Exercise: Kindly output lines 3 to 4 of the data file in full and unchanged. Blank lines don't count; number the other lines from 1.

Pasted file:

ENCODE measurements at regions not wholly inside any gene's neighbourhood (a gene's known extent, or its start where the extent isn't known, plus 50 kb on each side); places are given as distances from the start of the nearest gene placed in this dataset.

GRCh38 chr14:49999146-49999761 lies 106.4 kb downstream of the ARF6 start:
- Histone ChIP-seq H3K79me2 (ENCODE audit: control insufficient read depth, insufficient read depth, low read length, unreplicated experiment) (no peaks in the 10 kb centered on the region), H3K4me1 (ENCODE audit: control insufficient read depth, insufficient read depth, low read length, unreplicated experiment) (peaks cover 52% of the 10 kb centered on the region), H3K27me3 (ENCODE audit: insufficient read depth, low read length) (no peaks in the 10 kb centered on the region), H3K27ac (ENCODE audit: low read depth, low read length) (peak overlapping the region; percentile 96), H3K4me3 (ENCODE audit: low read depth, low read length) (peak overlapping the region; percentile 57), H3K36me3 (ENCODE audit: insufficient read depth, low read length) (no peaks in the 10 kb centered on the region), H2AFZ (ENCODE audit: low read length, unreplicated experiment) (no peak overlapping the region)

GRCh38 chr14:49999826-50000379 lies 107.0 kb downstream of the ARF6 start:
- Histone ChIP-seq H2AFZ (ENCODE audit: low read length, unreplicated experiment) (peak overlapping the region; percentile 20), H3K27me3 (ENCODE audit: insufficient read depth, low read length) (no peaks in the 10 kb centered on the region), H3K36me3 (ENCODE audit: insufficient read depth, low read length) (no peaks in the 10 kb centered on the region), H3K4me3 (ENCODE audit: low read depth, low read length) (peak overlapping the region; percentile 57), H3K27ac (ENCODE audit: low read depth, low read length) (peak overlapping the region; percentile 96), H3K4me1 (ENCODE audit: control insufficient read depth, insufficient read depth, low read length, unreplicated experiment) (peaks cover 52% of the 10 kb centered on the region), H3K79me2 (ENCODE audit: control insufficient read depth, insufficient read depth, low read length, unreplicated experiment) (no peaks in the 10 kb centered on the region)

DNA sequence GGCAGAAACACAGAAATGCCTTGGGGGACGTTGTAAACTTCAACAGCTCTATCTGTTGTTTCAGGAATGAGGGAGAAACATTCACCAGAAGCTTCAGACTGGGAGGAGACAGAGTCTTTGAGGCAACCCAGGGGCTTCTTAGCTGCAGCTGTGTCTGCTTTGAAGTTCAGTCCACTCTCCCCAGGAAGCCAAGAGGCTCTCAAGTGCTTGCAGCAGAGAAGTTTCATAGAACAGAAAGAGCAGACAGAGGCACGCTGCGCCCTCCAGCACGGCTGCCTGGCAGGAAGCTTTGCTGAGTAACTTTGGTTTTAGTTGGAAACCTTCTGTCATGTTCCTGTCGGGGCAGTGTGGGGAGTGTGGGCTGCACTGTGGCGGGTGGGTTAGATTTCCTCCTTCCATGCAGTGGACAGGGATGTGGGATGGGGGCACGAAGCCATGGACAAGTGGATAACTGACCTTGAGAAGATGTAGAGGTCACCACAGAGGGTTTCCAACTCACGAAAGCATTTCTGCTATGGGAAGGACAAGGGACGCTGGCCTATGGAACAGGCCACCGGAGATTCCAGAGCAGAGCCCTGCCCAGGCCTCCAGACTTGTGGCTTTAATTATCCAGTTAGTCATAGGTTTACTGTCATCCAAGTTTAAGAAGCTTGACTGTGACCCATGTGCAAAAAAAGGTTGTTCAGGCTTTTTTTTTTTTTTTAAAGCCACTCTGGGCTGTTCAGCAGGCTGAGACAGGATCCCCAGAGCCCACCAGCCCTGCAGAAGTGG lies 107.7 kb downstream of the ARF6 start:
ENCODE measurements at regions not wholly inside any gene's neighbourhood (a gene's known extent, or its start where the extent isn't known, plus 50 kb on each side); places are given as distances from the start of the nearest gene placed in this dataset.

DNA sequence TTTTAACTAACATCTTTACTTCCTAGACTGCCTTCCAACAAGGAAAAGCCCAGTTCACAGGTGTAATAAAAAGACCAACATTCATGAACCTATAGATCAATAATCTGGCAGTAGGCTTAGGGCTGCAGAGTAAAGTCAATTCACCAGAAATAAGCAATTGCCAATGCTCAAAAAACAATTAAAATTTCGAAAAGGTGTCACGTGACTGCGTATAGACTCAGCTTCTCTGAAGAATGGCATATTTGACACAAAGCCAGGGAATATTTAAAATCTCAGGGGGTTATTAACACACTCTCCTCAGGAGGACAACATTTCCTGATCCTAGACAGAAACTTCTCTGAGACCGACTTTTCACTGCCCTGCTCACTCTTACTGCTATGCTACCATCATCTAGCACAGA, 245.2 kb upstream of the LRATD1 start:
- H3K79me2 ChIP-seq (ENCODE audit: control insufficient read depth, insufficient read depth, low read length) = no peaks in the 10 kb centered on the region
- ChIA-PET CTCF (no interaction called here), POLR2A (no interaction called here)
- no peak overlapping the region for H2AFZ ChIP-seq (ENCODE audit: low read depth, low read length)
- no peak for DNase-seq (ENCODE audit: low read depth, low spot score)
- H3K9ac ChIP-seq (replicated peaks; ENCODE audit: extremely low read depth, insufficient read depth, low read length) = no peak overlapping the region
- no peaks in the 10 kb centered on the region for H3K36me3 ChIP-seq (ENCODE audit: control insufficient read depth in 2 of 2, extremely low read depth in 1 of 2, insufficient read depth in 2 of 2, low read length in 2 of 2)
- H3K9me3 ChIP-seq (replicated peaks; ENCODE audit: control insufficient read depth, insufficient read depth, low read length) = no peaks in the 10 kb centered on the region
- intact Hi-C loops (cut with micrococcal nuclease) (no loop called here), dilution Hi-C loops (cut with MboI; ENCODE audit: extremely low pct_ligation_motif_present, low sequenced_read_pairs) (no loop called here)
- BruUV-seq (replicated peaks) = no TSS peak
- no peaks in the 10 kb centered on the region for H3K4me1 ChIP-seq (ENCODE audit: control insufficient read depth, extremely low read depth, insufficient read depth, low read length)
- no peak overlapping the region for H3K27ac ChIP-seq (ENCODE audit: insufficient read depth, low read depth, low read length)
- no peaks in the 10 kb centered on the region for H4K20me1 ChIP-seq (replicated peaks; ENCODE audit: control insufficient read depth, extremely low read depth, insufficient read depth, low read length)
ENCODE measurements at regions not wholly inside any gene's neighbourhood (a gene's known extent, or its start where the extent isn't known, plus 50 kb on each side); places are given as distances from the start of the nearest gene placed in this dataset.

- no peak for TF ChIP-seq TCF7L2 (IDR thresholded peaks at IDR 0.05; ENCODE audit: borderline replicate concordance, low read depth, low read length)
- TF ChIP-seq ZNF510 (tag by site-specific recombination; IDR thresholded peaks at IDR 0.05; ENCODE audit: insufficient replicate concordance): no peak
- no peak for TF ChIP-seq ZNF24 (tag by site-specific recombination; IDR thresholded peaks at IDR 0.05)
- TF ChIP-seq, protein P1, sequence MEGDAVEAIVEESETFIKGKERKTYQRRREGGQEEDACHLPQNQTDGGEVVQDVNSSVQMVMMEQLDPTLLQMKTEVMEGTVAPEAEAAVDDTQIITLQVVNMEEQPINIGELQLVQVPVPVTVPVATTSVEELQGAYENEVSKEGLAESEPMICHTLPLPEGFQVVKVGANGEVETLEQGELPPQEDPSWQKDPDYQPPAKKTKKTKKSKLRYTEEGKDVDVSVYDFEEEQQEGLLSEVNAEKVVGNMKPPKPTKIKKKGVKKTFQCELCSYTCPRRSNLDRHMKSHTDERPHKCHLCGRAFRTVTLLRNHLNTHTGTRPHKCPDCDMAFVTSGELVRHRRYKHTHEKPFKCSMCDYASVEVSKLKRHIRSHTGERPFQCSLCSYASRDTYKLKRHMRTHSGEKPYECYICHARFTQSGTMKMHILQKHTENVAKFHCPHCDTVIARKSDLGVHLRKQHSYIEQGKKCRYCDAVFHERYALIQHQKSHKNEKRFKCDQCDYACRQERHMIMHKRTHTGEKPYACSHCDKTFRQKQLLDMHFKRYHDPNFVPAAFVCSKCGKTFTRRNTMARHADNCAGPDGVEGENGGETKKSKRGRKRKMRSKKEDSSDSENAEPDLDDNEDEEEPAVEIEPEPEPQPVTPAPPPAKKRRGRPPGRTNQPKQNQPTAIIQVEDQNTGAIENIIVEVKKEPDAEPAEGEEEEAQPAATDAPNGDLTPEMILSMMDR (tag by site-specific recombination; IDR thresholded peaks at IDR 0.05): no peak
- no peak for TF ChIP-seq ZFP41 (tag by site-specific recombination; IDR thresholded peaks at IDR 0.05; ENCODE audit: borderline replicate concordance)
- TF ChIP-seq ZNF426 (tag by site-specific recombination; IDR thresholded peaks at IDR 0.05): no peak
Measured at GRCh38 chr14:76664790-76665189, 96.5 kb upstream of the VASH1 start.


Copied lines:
- Histone ChIP-seq H3K79me2 (ENCODE audit: control insufficient read depth, insufficient read depth, low read length, unreplicated experiment) (no peaks in the 10 kb centered on the region), H3K4me1 (ENCODE audit: control insufficient read depth, insufficient read depth, low read length, unreplicated experiment) (peaks cover 52% of the 10 kb centered on the region), H3K27me3 (ENCODE audit: insufficient read depth, low read length) (no peaks in the 10 kb centered on the region), H3K27ac (ENCODE audit: low read depth, low read length) (peak overlapping the region; percentile 96), H3K4me3 (ENCODE audit: low read depth, low read length) (peak overlapping the region; percentile 57), H3K36me3 (ENCODE audit: insufficient read depth, low read length) (no peaks in the 10 kb centered on the region), H2AFZ (ENCODE audit: low read length, unreplicated experiment) (no peak overlapping the region)

GRCh38 chr14:49999826-50000379 lies 107.0 kb downstream of the ARF6 start: